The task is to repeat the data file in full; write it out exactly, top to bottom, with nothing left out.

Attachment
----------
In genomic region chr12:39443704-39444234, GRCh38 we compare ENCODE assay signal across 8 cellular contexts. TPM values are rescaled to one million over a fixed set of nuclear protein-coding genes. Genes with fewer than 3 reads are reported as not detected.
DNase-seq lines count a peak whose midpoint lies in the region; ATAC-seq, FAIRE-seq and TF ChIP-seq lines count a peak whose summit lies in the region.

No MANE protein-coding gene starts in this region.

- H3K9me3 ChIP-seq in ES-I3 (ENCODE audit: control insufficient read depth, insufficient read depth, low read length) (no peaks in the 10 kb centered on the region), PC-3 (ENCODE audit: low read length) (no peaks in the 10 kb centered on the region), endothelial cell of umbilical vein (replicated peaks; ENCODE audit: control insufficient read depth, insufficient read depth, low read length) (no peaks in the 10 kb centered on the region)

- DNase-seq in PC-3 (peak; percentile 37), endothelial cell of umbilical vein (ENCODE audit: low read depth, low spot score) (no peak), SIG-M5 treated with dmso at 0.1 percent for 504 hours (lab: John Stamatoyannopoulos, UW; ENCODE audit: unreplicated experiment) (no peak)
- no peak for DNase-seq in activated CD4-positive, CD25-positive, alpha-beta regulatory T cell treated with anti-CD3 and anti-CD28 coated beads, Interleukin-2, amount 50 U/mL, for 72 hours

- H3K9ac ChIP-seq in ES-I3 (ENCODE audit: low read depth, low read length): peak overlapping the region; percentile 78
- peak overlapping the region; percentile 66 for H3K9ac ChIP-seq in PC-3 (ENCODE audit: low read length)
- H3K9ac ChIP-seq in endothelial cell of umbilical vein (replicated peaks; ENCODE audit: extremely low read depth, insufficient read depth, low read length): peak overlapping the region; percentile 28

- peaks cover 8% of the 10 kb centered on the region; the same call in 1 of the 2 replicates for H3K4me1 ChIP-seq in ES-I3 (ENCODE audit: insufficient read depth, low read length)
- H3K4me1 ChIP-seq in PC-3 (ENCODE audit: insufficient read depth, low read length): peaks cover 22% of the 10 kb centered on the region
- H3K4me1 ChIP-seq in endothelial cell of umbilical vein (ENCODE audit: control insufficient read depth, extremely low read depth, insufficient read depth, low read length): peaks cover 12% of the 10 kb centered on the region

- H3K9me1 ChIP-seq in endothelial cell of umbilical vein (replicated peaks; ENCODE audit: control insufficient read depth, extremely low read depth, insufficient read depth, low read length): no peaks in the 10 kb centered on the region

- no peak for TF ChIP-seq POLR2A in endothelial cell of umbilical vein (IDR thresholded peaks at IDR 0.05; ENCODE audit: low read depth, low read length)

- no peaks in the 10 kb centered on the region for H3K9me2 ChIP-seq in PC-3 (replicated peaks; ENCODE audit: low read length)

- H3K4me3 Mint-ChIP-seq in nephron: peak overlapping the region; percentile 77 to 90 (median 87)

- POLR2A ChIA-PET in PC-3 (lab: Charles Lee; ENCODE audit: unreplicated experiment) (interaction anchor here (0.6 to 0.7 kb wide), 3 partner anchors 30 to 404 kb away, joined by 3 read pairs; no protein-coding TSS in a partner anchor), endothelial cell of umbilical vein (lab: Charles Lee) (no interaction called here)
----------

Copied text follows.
In genomic region chr12:39443704-39444234, GRCh38 we compare ENCODE assay signal across 8 cellular contexts. TPM values are rescaled to one million over a fixed set of nuclear protein-coding genes. Genes with fewer than 3 reads are reported as not detected.
DNase-seq lines count a peak whose midpoint lies in the region; ATAC-seq, FAIRE-seq and TF ChIP-seq lines count a peak whose summit lies in the region.

No MANE protein-coding gene starts in this region.

- H3K9me3 ChIP-seq in ES-I3 (ENCODE audit: control insufficient read depth, insufficient read depth, low read length) (no peaks in the 10 kb centered on the region), PC-3 (ENCODE audit: low read length) (no peaks in the 10 kb centered on the region), endothelial cell of umbilical vein (replicated peaks; ENCODE audit: control insufficient read depth, insufficient read depth, low read length) (no peaks in the 10 kb centered on the region)

- DNase-seq in PC-3 (peak; percentile 37), endothelial cell of umbilical vein (ENCODE audit: low read depth, low spot score) (no peak), SIG-M5 treated with dmso at 0.1 percent for 504 hours (lab: John Stamatoyannopoulos, UW; ENCODE audit: unreplicated experiment) (no peak)
- no peak for DNase-seq in activated CD4-positive, CD25-positive, alpha-beta regulatory T cell treated with anti-CD3 and anti-CD28 coated beads, Interleukin-2, amount 50 U/mL, for 72 hours

- H3K9ac ChIP-seq in ES-I3 (ENCODE audit: low read depth, low read length): peak overlapping the region; percentile 78
- peak overlapping the region; percentile 66 for H3K9ac ChIP-seq in PC-3 (ENCODE audit: low read length)
- H3K9ac ChIP-seq in endothelial cell of umbilical vein (replicated peaks; ENCODE audit: extremely low read depth, insufficient read depth, low read length): peak overlapping the region; percentile 28

- peaks cover 8% of the 10 kb centered on the region; the same call in 1 of the 2 replicates for H3K4me1 ChIP-seq in ES-I3 (ENCODE audit: insufficient read depth, low read length)
- H3K4me1 ChIP-seq in PC-3 (ENCODE audit: insufficient read depth, low read length): peaks cover 22% of the 10 kb centered on the region
- H3K4me1 ChIP-seq in endothelial cell of umbilical vein (ENCODE audit: control insufficient read depth, extremely low read depth, insufficient read depth, low read length): peaks cover 12% of the 10 kb centered on the region

- H3K9me1 ChIP-seq in endothelial cell of umbilical vein (replicated peaks; ENCODE audit: control insufficient read depth, extremely low read depth, insufficient read depth, low read length): no peaks in the 10 kb centered on the region

- no peak for TF ChIP-seq POLR2A in endothelial cell of umbilical vein (IDR thresholded peaks at IDR 0.05; ENCODE audit: low read depth, low read length)

- no peaks in the 10 kb centered on the region for H3K9me2 ChIP-seq in PC-3 (replicated peaks; ENCODE audit: low read length)

- H3K4me3 Mint-ChIP-seq in nephron: peak overlapping the region; percentile 77 to 90 (median 87)

- POLR2A ChIA-PET in PC-3 (lab: Charles Lee; ENCODE audit: unreplicated experiment) (interaction anchor here (0.6 to 0.7 kb wide), 3 partner anchors 30 to 404 kb away, joined by 3 read pairs; no protein-coding TSS in a partner anchor), endothelial cell of umbilical vein (lab: Charles Lee) (no interaction called here)